London-based researchers are testing a new app-based approach to streamline healthcare incident reporting processes while also providing needed user features, such as identification of safety issues and the ability to prioritize resources.
The Centre for Health Policy (CHP) research team, working from Imperial College London, has created CareReport, aimed at spurring incident reporting to be faster, easier and more available to users, according to a Health Affairs Blog post.
Initial prototype users described the user interface as intuitive, and results indicated it took less than five minutes to report an incident. The app enables users choose an incident type, such as an errant assessment or medicine error.
In addition, the CHP team has identified four necessary principals for incident reporting system innovation:
- Viability for low and middle-income user populations
- Low cost
- A user-focused design
"Too often, healthcare innovations fail to draw upon the basic principles of design and usability that are so successful in engaging the user in the technology world," the post's authors say.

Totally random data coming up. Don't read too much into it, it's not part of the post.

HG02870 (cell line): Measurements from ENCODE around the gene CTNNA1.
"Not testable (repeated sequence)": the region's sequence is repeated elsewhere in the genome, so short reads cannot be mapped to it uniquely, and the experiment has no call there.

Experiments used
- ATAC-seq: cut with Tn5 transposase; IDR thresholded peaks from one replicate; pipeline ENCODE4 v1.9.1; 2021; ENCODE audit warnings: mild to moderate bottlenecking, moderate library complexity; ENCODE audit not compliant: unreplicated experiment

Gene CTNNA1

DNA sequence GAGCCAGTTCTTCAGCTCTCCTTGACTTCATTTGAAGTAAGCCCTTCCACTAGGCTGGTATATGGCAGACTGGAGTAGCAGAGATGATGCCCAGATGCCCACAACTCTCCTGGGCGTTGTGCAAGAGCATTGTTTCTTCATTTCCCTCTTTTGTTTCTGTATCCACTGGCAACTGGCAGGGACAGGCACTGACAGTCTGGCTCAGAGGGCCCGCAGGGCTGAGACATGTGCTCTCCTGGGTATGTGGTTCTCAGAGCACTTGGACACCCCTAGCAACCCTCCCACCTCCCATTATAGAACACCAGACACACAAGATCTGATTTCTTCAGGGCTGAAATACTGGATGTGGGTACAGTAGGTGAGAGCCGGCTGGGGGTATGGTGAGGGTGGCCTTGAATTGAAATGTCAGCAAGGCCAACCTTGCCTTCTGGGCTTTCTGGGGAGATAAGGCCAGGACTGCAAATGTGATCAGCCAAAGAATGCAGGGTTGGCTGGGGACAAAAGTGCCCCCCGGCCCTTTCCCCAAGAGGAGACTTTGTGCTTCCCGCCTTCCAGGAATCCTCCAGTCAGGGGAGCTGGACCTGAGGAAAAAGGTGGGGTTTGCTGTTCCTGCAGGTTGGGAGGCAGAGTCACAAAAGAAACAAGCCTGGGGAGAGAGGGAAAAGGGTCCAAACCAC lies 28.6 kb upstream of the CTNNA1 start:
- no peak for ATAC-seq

A mature incident reporting system must be able to generate feedback and serve as a portal for disseminating safety information for learning and quality improvement purposes, the authors add.
"The priorities for incident reporting systems have changed over many years since they were first introduced," they say. "Reverse engineering of these earlier developed systems is not necessarily the most effective way to promote better use of systems' data. But learning from their experience to develop new tools with a more advanced understanding is possible."
It takes strong leadership to overcome the barriers to transparency ingrained in healthcare culture so that organizations can be open about errors and mistakes that harm patients and make changes in their systems to keep them from happening again, four members of the National Patient Safety Foundation's Lucian Leape Institute recently argued in another Health Affairs Blog post. The Institute's latest report, "Shining a Light: Safer Health Care Through Transparency," defines transparency as "the free, uninhibited flow of information that is open to the scrutiny of others" and offers more than 30 recommendations for leaders of organizations, clinicians and patients, and regulatory and accrediting bodies.
For more information:
- read the Health Affairs blog